Nearly a thousand 5C students, faculty and alumni have signed a petition to remove physicist Robert A. Millikan’s name from Pomona College’s Millikan Laboratory, which houses the school’s physics, astronomy and mathematics departments.
The petition cites Millikan’s support for eugenics as a trustee of the Human Betterment Foundation, a California-based organization that promoted involuntary sterilization for those with “feeble-mindedness or mental illness.” From 1909 to 1929, the foundation studied 6,255 sterilizations permitted by a 1909 California law, alleging they resulted in “personal,” “social” and “eugenic” benefits.
“The results of this study informed legislation enacted by Nazi administrators that would ultimately lead to the forced sterilization of nearly 400,000 Germans,” the petition says. “The International Criminal Court defines forced sterilization to be a crime against humanity and all members of the Human Betterment Foundation, Robert Millikan included, were complicit in the perpetuation of these heinous acts.”
Millikan opposed the hiring of Dr. Hertha Sponer to a professorship at Duke University in 1936. In a letter to Duke’s president, Millikan wrote he would “get more for my expenditure if in introducing young blood into a department I picked one or two of the most outstanding younger men, rather than if I filled one of my openings with a woman.”
Claire Dickey PO ’14, a PhD student in astronomy at Yale, adapted the petition from one written by UCLA professor Michael Chwe calling for similar renamings at the California Institute of Technology, where Millikan served as chairman of the executive council for 24 years.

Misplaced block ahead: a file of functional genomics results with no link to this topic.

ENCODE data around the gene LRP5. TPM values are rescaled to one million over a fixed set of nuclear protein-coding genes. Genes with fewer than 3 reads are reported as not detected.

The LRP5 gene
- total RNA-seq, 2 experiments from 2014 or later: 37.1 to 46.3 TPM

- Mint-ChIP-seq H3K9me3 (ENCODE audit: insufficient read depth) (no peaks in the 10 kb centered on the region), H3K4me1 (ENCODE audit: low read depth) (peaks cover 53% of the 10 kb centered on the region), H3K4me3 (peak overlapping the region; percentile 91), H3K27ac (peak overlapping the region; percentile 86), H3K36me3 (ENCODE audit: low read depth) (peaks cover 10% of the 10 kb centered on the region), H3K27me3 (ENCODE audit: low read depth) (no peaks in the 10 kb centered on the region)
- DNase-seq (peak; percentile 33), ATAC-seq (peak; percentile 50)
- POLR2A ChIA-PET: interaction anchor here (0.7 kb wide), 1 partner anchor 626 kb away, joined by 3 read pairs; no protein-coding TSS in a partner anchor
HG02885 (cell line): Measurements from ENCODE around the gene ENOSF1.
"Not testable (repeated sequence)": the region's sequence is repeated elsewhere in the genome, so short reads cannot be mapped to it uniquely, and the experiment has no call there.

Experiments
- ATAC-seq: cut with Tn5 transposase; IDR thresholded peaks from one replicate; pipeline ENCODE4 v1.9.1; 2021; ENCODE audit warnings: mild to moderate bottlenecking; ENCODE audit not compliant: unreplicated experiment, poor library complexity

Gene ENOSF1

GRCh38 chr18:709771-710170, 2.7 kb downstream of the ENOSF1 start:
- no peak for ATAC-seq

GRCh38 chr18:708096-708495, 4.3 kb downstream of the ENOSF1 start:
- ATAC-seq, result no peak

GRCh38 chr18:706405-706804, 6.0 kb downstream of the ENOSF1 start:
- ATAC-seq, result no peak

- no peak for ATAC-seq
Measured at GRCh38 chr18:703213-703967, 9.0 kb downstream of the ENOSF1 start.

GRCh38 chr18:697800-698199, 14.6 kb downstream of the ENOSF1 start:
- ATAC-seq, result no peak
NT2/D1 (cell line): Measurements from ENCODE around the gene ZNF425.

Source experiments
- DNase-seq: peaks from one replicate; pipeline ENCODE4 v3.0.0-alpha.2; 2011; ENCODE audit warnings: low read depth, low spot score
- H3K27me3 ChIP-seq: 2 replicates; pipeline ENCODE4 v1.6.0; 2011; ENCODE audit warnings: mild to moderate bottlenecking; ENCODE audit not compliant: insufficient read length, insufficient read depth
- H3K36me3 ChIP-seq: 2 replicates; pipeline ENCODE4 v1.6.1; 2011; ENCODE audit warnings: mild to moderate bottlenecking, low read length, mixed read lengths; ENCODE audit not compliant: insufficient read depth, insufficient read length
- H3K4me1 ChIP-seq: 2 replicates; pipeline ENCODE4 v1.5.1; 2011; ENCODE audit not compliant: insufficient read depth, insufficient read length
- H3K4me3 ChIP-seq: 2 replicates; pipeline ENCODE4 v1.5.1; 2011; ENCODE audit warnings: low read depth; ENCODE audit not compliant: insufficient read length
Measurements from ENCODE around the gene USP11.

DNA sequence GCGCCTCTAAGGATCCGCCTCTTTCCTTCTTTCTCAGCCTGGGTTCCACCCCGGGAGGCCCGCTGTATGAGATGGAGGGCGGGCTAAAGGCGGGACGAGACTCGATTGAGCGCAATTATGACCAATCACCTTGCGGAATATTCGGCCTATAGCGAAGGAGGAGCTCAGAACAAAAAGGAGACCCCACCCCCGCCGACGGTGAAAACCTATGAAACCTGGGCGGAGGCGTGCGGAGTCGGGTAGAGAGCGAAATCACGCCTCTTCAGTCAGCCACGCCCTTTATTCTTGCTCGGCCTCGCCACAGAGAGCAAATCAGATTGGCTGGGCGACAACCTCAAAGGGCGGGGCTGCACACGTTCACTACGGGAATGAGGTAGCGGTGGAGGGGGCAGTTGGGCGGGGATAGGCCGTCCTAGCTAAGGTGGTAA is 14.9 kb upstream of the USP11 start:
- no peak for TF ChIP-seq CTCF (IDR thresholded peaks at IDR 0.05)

As a Pomona physics student, Dickey was part of the advisory board for Millikan Laboratory’s 2015 remodeling. Cognizant of Millikan’s sexist history, she was part of a push to rename the building then. It was unsuccessful, although it did result in the new lecture hall being named for Dr. Emmy Noether, a Jewish mathematician who made significant contributions to abstract algebra and who fled Nazi Germany in 1933.
“When we choose to honor Millikan, we tarnish by the same token the legacy of Emmy Noether,” Dickey said.
When Dickey learned of Millikan’s involvement in eugenics a few weeks ago, she got in touch with Pomona physics department chair Dwight Whitaker, who she said was also unaware of the history but supported the proposal and signed the petition.
In the days since it was introduced, the petition has received widespread support, including a social media endorsement from the ASPC. At least seven current physics and mathematics professors and dozens of other faculty members have signed on.
“I’m totally blown away and overwhelmed by it. It’s almost a full-time job keeping up with adding folks’ names to the document right now,” Dickey said. “I’m really thrilled to see just how many people from all years and all majors feel similarly and feel that Pomona deserves better than honoring this terrible legacy. We have signatories from the class of 1955 to the class of 2024.”